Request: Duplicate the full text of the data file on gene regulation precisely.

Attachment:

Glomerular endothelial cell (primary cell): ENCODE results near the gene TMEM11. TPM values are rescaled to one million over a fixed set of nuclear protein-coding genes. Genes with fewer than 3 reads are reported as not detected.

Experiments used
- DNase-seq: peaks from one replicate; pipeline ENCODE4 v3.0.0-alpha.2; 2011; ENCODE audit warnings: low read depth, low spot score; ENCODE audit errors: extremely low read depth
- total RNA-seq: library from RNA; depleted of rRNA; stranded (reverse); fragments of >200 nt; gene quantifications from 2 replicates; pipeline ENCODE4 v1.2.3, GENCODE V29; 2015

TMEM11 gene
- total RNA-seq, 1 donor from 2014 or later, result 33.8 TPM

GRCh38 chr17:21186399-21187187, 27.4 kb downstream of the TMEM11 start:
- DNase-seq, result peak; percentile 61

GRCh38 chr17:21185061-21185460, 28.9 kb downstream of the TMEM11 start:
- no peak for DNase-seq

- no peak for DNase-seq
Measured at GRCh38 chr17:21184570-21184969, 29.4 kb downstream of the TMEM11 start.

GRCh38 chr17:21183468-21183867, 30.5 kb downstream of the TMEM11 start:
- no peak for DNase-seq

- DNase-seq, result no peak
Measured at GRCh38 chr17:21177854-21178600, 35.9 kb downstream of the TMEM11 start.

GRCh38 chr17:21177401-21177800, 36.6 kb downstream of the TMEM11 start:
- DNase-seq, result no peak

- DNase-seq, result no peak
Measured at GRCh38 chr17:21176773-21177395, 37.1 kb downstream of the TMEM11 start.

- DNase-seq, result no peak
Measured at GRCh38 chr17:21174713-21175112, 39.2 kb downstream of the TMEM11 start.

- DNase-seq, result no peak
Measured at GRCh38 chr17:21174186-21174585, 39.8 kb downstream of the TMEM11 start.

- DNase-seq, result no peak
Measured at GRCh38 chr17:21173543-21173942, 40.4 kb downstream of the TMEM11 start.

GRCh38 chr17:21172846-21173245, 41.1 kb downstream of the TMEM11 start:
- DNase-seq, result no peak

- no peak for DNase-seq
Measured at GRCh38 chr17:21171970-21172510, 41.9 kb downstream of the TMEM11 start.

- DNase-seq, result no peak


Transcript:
Glomerular endothelial cell (primary cell): ENCODE results near the gene TMEM11. TPM values are rescaled to one million over a fixed set of nuclear protein-coding genes. Genes with fewer than 3 reads are reported as not detected.

Experiments used
- DNase-seq: peaks from one replicate; pipeline ENCODE4 v3.0.0-alpha.2; 2011; ENCODE audit warnings: low read depth, low spot score; ENCODE audit errors: extremely low read depth
- total RNA-seq: library from RNA; depleted of rRNA; stranded (reverse); fragments of >200 nt; gene quantifications from 2 replicates; pipeline ENCODE4 v1.2.3, GENCODE V29; 2015

TMEM11 gene
- total RNA-seq, 1 donor from 2014 or later, result 33.8 TPM

GRCh38 chr17:21186399-21187187, 27.4 kb downstream of the TMEM11 start:
- DNase-seq, result peak; percentile 61

GRCh38 chr17:21185061-21185460, 28.9 kb downstream of the TMEM11 start:
- no peak for DNase-seq

- no peak for DNase-seq
Measured at GRCh38 chr17:21184570-21184969, 29.4 kb downstream of the TMEM11 start.

GRCh38 chr17:21183468-21183867, 30.5 kb downstream of the TMEM11 start:
- no peak for DNase-seq

- DNase-seq, result no peak
Measured at GRCh38 chr17:21177854-21178600, 35.9 kb downstream of the TMEM11 start.

GRCh38 chr17:21177401-21177800, 36.6 kb downstream of the TMEM11 start:
- DNase-seq, result no peak

- DNase-seq, result no peak
Measured at GRCh38 chr17:21176773-21177395, 37.1 kb downstream of the TMEM11 start.

- DNase-seq, result no peak
Measured at GRCh38 chr17:21174713-21175112, 39.2 kb downstream of the TMEM11 start.

- DNase-seq, result no peak
Measured at GRCh38 chr17:21174186-21174585, 39.8 kb downstream of the TMEM11 start.

- DNase-seq, result no peak
Measured at GRCh38 chr17:21173543-21173942, 40.4 kb downstream of the TMEM11 start.

GRCh38 chr17:21172846-21173245, 41.1 kb downstream of the TMEM11 start:
- DNase-seq, result no peak

- no peak for DNase-seq
Measured at GRCh38 chr17:21171970-21172510, 41.9 kb downstream of the TMEM11 start.

- DNase-seq, result no peak